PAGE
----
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Integrate[(x^2 + 2 x + 1 + (3 x + 1) Sqrt[x + Log[x]])/(x Sqrt[x + 
Log[x]] (x + Sqrt[x + Log[x]])), x]

(It just returned integral in symbolic form and did nothing.)

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    $\begingroup$ Is that supposed to be doable? Mathematica can not do the impossible. $\endgroup$ – bobbym Sep 29 '16 at 8:45
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    $\begingroup$ I'm voting to close this question as off-topic because the issue it raises is not really a Mathematica issue but a matter of the OP not having grasped the mathematics involved. $\endgroup$ – m_goldberg Sep 29 '16 at 13:52
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    $\begingroup$ I think this was closed due to the community not having grasped the mathematics involved. ;-) See my answer. $\endgroup$ – Michael E2 Sep 29 '16 at 17:34
  • $\begingroup$ Hmm, this has been asked before...I have just accidentally ran across this exact example in an old SE notebook, but alas no link to the question. Or maybe it was on math.SE. $\endgroup$ – Michael E2 Sep 29 '16 at 17:43
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    $\begingroup$ Aha! Found it: (109690)-- Well, I guess I did do pretty much the same thing there, too. $\endgroup$ – Michael E2 Sep 29 '16 at 20:08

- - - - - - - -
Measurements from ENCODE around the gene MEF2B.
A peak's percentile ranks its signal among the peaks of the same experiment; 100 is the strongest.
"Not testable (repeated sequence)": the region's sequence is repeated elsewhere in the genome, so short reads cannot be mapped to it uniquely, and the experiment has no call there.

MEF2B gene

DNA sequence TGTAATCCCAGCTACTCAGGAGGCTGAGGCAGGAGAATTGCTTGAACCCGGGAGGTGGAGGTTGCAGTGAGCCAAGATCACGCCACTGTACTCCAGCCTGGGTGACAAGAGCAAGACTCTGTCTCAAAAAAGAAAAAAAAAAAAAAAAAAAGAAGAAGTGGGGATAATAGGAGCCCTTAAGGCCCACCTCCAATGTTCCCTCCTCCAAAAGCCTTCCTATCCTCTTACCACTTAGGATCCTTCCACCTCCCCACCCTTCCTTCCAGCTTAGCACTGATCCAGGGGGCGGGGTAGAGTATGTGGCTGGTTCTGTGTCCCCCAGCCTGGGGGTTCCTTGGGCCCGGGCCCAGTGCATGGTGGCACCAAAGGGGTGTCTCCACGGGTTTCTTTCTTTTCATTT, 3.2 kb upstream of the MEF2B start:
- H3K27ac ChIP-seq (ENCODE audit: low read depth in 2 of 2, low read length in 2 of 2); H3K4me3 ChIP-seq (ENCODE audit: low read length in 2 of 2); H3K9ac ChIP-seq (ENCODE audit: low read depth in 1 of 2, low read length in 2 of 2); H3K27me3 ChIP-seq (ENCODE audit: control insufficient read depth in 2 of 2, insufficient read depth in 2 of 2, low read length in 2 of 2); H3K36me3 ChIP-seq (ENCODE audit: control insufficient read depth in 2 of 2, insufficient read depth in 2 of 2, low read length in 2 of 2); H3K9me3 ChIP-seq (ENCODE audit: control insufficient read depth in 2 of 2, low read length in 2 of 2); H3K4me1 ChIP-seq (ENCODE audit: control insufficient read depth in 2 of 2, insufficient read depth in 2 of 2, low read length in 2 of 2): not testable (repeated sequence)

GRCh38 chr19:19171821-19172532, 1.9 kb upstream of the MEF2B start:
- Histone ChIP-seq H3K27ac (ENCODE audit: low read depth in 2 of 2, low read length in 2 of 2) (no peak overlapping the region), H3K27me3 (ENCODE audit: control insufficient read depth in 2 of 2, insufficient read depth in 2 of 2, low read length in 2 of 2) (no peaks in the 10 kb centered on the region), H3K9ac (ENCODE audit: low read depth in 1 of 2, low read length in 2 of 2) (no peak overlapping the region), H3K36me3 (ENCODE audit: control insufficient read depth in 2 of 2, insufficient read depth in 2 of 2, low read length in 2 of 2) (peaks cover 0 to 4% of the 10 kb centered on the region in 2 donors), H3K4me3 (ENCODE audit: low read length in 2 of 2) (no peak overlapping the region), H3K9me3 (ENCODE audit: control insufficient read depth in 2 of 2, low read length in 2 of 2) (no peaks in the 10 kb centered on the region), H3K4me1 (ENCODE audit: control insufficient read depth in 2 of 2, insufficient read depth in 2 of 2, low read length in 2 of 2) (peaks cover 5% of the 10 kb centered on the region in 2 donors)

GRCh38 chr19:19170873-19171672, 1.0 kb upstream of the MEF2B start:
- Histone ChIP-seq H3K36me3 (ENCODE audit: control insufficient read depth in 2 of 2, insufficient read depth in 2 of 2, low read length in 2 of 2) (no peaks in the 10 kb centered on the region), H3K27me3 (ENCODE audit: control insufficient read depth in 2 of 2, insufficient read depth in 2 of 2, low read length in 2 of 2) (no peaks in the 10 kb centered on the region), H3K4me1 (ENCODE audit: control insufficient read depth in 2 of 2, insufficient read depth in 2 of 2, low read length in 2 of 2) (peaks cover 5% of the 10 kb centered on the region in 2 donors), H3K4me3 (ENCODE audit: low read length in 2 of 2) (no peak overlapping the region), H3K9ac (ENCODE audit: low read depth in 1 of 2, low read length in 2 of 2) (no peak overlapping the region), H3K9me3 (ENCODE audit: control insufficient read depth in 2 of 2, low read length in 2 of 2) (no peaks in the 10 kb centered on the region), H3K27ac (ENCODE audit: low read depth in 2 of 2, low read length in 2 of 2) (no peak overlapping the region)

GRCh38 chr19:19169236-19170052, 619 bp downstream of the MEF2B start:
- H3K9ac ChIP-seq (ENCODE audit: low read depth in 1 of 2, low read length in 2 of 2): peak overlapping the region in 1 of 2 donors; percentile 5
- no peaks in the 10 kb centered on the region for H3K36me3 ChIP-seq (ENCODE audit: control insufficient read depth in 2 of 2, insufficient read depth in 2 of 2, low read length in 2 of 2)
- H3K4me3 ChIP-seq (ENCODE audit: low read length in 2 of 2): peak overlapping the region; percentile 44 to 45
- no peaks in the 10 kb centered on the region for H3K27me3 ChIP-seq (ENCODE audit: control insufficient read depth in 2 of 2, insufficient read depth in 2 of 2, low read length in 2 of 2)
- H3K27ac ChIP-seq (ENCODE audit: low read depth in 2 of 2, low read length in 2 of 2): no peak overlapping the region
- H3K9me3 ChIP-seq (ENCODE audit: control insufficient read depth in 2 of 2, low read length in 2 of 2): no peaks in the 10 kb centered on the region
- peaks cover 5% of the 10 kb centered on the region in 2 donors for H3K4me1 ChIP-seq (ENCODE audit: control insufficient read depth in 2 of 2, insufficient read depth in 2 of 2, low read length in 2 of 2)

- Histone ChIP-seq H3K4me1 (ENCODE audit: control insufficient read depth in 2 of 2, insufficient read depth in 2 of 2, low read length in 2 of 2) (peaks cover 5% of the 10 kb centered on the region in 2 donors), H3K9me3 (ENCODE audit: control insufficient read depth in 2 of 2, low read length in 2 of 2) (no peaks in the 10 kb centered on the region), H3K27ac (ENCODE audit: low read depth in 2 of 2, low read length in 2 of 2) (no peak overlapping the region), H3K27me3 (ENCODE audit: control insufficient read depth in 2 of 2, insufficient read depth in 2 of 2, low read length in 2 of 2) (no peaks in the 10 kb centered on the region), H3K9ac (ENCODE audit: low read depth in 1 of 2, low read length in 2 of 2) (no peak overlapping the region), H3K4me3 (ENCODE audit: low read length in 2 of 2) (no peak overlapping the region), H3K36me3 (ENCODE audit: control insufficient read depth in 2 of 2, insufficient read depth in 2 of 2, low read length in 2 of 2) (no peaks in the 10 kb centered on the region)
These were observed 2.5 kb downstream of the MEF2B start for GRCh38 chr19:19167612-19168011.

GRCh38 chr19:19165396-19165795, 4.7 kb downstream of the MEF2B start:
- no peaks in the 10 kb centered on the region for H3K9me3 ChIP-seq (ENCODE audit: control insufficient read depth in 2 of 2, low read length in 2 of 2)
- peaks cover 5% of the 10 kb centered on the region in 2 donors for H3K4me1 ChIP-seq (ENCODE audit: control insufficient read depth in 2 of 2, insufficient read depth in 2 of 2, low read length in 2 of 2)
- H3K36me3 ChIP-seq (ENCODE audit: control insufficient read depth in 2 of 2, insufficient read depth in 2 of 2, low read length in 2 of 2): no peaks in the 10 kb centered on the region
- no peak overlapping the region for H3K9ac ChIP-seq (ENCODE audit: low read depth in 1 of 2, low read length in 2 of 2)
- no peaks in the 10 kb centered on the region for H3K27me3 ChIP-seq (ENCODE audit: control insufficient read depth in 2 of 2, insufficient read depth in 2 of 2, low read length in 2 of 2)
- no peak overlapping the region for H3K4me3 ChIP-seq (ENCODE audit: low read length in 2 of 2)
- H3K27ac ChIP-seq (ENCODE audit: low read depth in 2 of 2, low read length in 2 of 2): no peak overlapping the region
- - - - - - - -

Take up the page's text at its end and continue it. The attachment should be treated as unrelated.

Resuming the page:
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One way to find out why M can not do an indefinite integral, is to run Rubi integration package on it. Since Rubi shows step by step integration, most of the time, when Rubi gets stuck on a step, it will also be the same with Mathematica. This can point out which part of the larger integral where M was not able to do.

When doing this, here is a small integral, generated during Rubi's steps, that shows possible place where M gave up.

 Integrate[x/(x - Log[x]), x]

Mathematica graphics

The above can't be integrated. Rubi can't do it. M can't do it. Maple can't do it. Maxima can't do it. If all these programs can't do it, then I do not think we humans have any chance, so will not even try.

The above is just a very small version of small part of what your integral contains, when it is broken up.

The point is, not every integral can be solved analytically.

Rubi input

Int[(x^2 + 2 x + 1 + (3 x + 1) Sqrt[x + Log[x]])/(x Sqrt[
    x + Log[x]] (x + Sqrt[x + Log[x]])), x]

Rubi output at the step it got stuck

Log[Log[25*x]] + Dist[2, Int[x/(-x + x^2 - Log[x]), x], x] + 
 Dist[2, Int[1/Sqrt[x + Log[x]], x], x] - 
 Int[1/(-x + x^2 - Log[x]), x] - 
   Int[1/((-1 + x)*(-x + x^2 - Log[x])), x] + 
 Int[1/((-1 + x)*x*(-x + x^2 - Log[x])), x] + 
 Int[1/Sqrt[x + Log[x]], x] + 
   Int[1/(x*Sqrt[x + Log[x]]), x] + 
 Int[(1 + x - 2*x^2)/((-x + x^2 - Log[x])*Sqrt[x + Log[x]]), x] - 
 Int[1/((-1 + x)*Log[25*x]), x] + 
   Int[1/((-1 + x)*x*Log[25*x]), x]

In all the above, where you see Int[.....] next to them, means it can not be integrated. Pick any and try it.

Mathematica graphics